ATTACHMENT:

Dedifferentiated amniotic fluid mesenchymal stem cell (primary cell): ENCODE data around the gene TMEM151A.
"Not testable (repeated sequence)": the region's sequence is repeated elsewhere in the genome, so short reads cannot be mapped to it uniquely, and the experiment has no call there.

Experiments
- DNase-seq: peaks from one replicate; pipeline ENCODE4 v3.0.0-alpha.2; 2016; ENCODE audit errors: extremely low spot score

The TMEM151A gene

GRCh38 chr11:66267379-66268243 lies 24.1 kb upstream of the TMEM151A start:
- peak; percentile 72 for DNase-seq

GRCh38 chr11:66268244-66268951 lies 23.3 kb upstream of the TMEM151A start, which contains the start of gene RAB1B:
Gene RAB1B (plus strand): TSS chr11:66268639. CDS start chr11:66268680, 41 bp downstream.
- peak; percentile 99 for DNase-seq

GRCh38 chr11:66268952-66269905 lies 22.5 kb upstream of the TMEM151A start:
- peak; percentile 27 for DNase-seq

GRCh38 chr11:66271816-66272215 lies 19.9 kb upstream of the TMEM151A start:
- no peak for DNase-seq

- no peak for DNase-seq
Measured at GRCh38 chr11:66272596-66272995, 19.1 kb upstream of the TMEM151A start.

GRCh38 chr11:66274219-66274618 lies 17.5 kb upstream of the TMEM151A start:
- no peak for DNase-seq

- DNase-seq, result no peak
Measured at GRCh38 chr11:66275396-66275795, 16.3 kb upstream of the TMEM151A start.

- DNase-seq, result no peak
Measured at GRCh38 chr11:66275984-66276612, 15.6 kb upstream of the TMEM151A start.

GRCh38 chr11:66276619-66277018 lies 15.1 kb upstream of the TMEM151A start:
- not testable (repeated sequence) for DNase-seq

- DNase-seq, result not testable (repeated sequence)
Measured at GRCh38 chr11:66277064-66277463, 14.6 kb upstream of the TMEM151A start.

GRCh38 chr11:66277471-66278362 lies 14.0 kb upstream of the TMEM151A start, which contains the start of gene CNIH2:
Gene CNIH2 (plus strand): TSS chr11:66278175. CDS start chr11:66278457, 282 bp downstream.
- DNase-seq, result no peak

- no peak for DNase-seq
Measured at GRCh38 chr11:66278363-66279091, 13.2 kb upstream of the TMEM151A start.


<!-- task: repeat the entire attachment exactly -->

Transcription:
Dedifferentiated amniotic fluid mesenchymal stem cell (primary cell): ENCODE data around the gene TMEM151A.
"Not testable (repeated sequence)": the region's sequence is repeated elsewhere in the genome, so short reads cannot be mapped to it uniquely, and the experiment has no call there.

Experiments
- DNase-seq: peaks from one replicate; pipeline ENCODE4 v3.0.0-alpha.2; 2016; ENCODE audit errors: extremely low spot score

The TMEM151A gene

GRCh38 chr11:66267379-66268243 lies 24.1 kb upstream of the TMEM151A start:
- peak; percentile 72 for DNase-seq

GRCh38 chr11:66268244-66268951 lies 23.3 kb upstream of the TMEM151A start, which contains the start of gene RAB1B:
Gene RAB1B (plus strand): TSS chr11:66268639. CDS start chr11:66268680, 41 bp downstream.
- peak; percentile 99 for DNase-seq

GRCh38 chr11:66268952-66269905 lies 22.5 kb upstream of the TMEM151A start:
- peak; percentile 27 for DNase-seq

GRCh38 chr11:66271816-66272215 lies 19.9 kb upstream of the TMEM151A start:
- no peak for DNase-seq

- no peak for DNase-seq
Measured at GRCh38 chr11:66272596-66272995, 19.1 kb upstream of the TMEM151A start.

GRCh38 chr11:66274219-66274618 lies 17.5 kb upstream of the TMEM151A start:
- no peak for DNase-seq

- DNase-seq, result no peak
Measured at GRCh38 chr11:66275396-66275795, 16.3 kb upstream of the TMEM151A start.

- DNase-seq, result no peak
Measured at GRCh38 chr11:66275984-66276612, 15.6 kb upstream of the TMEM151A start.

GRCh38 chr11:66276619-66277018 lies 15.1 kb upstream of the TMEM151A start:
- not testable (repeated sequence) for DNase-seq

- DNase-seq, result not testable (repeated sequence)
Measured at GRCh38 chr11:66277064-66277463, 14.6 kb upstream of the TMEM151A start.

GRCh38 chr11:66277471-66278362 lies 14.0 kb upstream of the TMEM151A start, which contains the start of gene CNIH2:
Gene CNIH2 (plus strand): TSS chr11:66278175. CDS start chr11:66278457, 282 bp downstream.
- DNase-seq, result no peak

- no peak for DNase-seq
Measured at GRCh38 chr11:66278363-66279091, 13.2 kb upstream of the TMEM151A start.